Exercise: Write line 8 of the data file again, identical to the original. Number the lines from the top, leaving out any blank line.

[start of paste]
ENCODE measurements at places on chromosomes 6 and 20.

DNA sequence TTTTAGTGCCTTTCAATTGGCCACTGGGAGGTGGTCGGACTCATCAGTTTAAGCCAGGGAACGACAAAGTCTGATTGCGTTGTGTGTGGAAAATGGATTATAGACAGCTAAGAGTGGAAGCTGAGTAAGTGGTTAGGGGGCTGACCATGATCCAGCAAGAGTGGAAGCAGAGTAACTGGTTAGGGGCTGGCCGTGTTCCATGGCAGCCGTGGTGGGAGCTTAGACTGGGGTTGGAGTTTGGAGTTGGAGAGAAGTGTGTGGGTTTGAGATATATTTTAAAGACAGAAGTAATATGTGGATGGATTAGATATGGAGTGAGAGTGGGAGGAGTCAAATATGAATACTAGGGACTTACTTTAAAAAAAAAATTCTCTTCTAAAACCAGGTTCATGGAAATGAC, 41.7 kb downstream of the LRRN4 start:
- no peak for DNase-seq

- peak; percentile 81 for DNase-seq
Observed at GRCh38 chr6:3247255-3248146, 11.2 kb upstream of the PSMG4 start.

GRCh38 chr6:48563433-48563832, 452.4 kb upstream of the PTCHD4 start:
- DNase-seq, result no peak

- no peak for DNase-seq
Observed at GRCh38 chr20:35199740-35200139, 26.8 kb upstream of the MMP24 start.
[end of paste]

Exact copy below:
- no peak for DNase-seq